The activated titanium powder was then hammered into the surface of a lead sheet (20151.5 mm) which had previously been degreased in 1:1 acetone/CCl4 and etched in dilute nitric acid. The hammering was carried out with a pressure estimated at approximately 350 kg/cm2, to partly embed and firmly anchor the activated titanium powder in the lead surface. Substantially the entire surface of the lead sheet was thus covered with the activated powder with a loading of approximately 120 g of the powder/m2 of the surface, corresponding to a noble metal loading of 1.7 g Ir and 0.75 g Ru/m2. Generally speaking, the loading of the activated powder will be between 30 and 200 g/m2 of the sheet surface.

The resulting coated electrode and a corresponding uncoated lead sheet were tested as anodes in an electrolytic cell with a lead cathode and a 5% H2 SO4 electrolyte at 20-25 C. The measured oxygen overpotential of the coated anode according to the invention was significantly lower than that of the uncoated lead anode: 1480 mV (vs NHE) compared to 1680 mV at a current density of 500 A/m2 ; and 1510 mV compared to 1830 mV at 1000 A/m2. Furthermore, the coated electrode operated for one month at 2500 A/m2 followed by one month at 1000 A/m2 without exhibiting any notable increase in the oxygen overpotential whereas the uncoated lead anode failed (disintegrated) after only 4 days at 2500 A/m2.

COMPARATIVE EXAMPLE XIII A

A titanium coupon was degreased, rinsed in water, dried and etched for 1/2 hour in a 10% aqueous solution of oxalic acid. A paint solution consisting of 0.5 g IrCl3.H2 O, 3 ml isopropyl alcohol (IPA) and 0.2 ml HCl (concentrated) was then applied by brush to both sides of the coupon. The coupon was then dried and heated in air at 480 C. for ten minutes. The coating procedure was repeated twice, and the resulting coating had a loading of approximately 2.1 g/m2 of iridium. The coating solution and procedure used are considered to be conventional. The resulting electrode was subjected to an accelerated lifetime test in 150 g/l sulphuric acid at a current density of 4.5 kA/m2 ; its lifetime was 100 hours.

COMPARATIVE EXAMPLE XIII B

The procedure of Comparative Example XIII A was repeated using a paint solution consisting of 0.5 g IrCl3.H2 O, 3 ml IPA and 1 ml HCl (concentrated), i.e. the same solution as before but with five times more HCl. The resulting electrode also had a loading of 2.1 g/m2 of iridium. When subjected to the same accelerated lifetime test, the lifetime was 75 hours.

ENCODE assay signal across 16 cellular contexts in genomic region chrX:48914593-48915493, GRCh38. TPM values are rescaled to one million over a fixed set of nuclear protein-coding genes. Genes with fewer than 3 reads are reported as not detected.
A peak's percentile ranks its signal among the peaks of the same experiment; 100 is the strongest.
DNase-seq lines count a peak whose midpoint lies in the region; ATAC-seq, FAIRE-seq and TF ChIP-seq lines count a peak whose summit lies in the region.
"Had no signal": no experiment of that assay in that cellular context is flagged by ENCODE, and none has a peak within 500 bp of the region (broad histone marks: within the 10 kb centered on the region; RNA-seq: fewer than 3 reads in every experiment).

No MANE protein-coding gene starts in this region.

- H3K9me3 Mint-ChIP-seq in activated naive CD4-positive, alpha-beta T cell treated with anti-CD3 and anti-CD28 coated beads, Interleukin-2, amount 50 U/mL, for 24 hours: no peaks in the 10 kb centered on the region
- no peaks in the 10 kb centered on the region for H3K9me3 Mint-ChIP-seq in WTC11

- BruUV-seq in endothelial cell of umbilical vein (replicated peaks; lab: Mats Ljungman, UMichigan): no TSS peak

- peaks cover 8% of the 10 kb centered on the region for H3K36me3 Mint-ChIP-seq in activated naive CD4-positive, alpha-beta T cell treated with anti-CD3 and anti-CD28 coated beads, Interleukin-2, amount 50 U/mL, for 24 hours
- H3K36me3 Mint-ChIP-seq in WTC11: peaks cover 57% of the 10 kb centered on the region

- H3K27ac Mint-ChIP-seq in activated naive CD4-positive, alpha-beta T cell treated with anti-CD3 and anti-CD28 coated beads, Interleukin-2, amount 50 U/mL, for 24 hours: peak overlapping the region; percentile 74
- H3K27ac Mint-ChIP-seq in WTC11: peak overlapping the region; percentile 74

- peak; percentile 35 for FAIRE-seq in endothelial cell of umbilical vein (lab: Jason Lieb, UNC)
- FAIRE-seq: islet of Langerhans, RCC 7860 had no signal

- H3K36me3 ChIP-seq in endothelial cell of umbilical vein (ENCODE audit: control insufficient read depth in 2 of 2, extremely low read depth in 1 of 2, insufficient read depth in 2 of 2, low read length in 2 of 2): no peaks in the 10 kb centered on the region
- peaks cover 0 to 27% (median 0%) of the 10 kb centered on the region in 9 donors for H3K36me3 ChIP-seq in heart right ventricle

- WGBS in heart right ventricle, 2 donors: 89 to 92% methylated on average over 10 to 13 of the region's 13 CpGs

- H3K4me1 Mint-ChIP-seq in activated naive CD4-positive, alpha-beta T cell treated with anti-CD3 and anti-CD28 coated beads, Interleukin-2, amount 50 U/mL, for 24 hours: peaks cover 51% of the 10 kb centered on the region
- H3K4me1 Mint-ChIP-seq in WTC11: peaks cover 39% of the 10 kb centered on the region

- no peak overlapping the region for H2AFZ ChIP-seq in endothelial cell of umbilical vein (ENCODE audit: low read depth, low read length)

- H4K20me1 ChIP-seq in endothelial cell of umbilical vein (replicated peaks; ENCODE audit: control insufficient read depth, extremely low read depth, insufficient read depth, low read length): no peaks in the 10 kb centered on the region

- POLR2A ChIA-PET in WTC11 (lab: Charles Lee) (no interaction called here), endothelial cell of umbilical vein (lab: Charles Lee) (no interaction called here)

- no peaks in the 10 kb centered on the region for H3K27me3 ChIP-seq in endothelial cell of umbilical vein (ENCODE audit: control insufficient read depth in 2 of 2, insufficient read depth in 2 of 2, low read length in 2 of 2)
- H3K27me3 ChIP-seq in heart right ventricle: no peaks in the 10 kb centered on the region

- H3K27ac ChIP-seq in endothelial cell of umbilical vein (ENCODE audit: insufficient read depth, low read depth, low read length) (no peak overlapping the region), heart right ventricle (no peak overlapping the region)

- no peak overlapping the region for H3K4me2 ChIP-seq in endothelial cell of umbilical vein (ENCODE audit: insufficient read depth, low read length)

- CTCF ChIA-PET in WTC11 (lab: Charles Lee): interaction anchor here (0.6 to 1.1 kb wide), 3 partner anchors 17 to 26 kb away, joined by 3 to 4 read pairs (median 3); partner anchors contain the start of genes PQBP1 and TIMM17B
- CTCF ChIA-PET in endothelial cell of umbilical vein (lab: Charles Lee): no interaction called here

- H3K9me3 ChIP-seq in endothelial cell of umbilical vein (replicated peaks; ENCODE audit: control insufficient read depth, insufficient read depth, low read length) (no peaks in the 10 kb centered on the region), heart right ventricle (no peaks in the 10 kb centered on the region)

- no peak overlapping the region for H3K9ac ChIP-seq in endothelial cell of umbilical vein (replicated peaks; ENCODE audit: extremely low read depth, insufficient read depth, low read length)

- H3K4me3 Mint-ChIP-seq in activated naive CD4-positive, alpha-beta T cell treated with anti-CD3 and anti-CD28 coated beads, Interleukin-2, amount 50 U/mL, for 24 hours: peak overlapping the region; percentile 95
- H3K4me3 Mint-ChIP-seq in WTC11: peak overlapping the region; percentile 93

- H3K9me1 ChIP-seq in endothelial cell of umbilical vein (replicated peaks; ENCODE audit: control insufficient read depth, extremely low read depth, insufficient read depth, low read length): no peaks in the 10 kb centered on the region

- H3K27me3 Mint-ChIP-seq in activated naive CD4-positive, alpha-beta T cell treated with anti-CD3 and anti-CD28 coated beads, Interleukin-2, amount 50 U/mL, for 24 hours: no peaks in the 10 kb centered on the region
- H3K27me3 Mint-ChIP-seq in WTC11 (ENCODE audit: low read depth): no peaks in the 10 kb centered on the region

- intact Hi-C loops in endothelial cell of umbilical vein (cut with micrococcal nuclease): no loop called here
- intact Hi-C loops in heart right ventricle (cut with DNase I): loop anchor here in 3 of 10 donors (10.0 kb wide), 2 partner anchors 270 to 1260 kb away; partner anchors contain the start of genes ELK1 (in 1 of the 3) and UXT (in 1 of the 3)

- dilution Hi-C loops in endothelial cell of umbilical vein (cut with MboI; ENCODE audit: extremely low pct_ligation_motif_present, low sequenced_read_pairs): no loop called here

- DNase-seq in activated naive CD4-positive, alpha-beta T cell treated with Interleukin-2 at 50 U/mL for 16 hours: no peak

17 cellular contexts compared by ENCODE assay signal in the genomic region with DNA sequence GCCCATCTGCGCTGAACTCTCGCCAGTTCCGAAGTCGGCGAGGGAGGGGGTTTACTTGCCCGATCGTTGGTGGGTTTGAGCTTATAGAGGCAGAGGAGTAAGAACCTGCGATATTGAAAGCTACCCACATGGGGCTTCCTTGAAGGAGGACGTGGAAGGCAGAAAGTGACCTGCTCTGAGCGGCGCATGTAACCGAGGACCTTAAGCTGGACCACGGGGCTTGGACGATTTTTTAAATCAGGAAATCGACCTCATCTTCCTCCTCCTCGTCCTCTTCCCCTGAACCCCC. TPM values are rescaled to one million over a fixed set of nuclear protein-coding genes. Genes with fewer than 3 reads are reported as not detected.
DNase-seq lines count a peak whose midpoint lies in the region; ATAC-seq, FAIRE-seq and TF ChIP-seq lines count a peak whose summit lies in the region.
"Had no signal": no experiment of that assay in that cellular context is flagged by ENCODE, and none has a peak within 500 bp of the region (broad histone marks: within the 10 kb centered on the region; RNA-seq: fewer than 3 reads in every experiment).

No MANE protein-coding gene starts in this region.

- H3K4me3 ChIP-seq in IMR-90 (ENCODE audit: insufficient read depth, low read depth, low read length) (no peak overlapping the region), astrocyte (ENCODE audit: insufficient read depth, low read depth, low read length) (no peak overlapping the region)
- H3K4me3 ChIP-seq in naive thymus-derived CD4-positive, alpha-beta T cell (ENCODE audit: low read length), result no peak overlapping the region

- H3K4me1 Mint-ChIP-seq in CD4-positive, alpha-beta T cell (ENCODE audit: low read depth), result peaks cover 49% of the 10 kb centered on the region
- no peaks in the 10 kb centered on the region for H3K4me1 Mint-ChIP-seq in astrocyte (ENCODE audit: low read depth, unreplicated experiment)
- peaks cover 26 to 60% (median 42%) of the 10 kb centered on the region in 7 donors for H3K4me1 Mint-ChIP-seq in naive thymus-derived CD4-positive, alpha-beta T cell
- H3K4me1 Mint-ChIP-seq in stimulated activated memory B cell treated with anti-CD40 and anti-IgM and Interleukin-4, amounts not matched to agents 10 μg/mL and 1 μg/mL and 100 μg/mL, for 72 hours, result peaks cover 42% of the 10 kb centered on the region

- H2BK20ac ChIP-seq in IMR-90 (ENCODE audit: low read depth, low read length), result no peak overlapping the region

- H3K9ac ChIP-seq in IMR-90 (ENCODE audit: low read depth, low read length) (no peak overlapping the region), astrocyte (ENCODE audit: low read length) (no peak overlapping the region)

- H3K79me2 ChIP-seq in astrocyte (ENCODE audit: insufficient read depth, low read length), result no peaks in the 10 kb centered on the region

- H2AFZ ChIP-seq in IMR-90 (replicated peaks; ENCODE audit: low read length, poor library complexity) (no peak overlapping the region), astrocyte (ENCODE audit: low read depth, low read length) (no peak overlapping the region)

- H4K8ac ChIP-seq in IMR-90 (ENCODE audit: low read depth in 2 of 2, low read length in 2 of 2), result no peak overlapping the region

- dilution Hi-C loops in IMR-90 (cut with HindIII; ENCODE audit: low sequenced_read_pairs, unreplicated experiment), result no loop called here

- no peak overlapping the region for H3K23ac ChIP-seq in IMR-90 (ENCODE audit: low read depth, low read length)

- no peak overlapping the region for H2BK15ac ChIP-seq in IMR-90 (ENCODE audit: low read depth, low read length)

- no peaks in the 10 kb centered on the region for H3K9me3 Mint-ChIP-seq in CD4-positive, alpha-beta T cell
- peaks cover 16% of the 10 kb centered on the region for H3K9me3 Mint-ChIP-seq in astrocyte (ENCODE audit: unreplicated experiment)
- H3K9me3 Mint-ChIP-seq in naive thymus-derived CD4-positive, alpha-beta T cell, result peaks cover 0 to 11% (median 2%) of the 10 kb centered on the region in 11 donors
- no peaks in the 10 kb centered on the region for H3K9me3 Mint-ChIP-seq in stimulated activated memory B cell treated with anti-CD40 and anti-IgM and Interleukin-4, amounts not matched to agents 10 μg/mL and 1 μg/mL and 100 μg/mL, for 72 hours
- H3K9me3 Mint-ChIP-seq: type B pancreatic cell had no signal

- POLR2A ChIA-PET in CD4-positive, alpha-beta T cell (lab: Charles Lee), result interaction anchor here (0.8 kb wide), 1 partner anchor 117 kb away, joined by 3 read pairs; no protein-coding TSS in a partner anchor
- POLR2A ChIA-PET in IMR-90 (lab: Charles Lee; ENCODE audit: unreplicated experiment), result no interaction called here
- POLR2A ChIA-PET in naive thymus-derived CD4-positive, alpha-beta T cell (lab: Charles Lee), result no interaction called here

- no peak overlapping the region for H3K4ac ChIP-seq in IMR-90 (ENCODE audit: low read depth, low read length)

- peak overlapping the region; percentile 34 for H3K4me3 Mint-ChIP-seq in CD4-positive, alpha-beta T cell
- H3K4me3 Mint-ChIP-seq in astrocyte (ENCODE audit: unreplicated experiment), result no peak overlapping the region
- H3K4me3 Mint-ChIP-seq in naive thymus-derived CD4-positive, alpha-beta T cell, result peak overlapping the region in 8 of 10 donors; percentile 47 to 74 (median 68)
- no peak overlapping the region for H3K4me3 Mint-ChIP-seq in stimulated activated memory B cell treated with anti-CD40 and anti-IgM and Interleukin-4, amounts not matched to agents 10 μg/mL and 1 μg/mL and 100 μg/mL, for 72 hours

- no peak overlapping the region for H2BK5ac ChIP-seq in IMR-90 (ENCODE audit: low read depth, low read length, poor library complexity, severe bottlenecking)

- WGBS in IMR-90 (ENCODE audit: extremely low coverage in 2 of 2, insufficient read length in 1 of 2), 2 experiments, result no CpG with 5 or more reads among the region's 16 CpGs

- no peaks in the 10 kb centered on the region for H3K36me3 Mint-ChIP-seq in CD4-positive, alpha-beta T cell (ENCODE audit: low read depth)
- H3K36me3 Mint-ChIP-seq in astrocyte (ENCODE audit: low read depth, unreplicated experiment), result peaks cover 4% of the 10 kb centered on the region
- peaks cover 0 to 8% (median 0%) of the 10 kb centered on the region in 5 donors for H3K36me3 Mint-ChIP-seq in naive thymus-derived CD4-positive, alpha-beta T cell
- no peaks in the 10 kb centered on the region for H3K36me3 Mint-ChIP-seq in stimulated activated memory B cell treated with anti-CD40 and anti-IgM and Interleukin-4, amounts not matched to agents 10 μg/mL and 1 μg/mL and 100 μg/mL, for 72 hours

COMPARATIVE EXAMPLE XIII C

The procedure of Comparative Example XIII A was repeated using a paint solution consisting of 0.5 g IrCl3 H2 O, 30 ml IPA and 0.2 ml HCl (concentrated), i.e. the same solution as in XIII A but with ten times more solvent, the twelve layers were applied with heating at 480 C. for seven minutes. The resulting electrode had a loading of 2.4 g/m2 of iridium. When subjected to the same accelerated lifetime test, its lifetime was 71 hours.

EXAMPLE XIII

The procedure of Comparative Example XIII A was repeated but using a diluted paint solution in accordance with the invention consisting of 0.5 g IrCl3.H2 O, 30 ml IPA and 2 ml HCl, i.e. with ten times as much solvent and ten times as much acid for the same precious metal loading. Sixteen layers were applied with heating at 480 C. for seven minutes, to give a catalyst loading of 2.0 g/m2 of iridium. The lifetime of this electrode in identical conditions was 185 hours. This greatly increased lifetime is particularly surprising when considering that separate dilution of the acid (as in Comparative Example XIII B) and of the solvent (as in Comparative Example XIII C) leads to a reduction of lifetime.

This surprising increase of lifetime can be explained by the fact that no separate coating is formed. Instead, analysis of the surface showed that it consisted of a titanium dioxide grown up from the coupon surface incorporating iridium oxide as a mixed titanium-iridium oxide with a small percentage of iridium metal present. Thus all of the catalyst was incorporated fully in the surface oxide film without forming a separate coating as such.

With the Comparative Examples, analysis revealed that iridium oxide was present at the surface as a separate outer coating, as was to be expected. However, the test results show that this separate outer coating is much less stable than a corresponding amount of catalyst incorporated fully in the surface oxide film.

Patent Citations
Cited PatentFiling datePublication dateApplicantTitle
US28820 *Jun 19, 1860Himself And Jnowright
US3117023 *Jan 3, 1962Jan 7, 1964IonicsMethod of making a non-corroding electrode
US3632498 *Feb 2, 1968Jan 4, 1972Chemnor AgElectrode and coating therefor
US3915838 *Mar 15, 1972Oct 28, 1975Ici LtdElectrodes for electrochemical processes
US3948751 *Oct 29, 1968Apr 6, 1976Oronzio De Nora Impianti Elettrochimici S.P.A.Valve metal electrode with valve metal oxide semi-conductive face